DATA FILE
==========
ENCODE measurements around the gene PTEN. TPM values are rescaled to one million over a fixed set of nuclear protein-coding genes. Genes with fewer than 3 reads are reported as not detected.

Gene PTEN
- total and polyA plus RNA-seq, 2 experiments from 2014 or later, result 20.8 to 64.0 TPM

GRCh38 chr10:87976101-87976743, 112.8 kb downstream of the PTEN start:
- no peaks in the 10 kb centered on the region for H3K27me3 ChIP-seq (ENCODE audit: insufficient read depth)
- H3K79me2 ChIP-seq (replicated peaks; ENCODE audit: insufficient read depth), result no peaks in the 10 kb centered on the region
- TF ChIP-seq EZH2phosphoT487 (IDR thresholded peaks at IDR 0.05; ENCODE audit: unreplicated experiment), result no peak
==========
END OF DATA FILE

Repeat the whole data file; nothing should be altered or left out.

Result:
ENCODE measurements around the gene PTEN. TPM values are rescaled to one million over a fixed set of nuclear protein-coding genes. Genes with fewer than 3 reads are reported as not detected.

Gene PTEN
- total and polyA plus RNA-seq, 2 experiments from 2014 or later, result 20.8 to 64.0 TPM

GRCh38 chr10:87976101-87976743, 112.8 kb downstream of the PTEN start:
- no peaks in the 10 kb centered on the region for H3K27me3 ChIP-seq (ENCODE audit: insufficient read depth)
- H3K79me2 ChIP-seq (replicated peaks; ENCODE audit: insufficient read depth), result no peaks in the 10 kb centered on the region
- TF ChIP-seq EZH2phosphoT487 (IDR thresholded peaks at IDR 0.05; ENCODE audit: unreplicated experiment), result no peak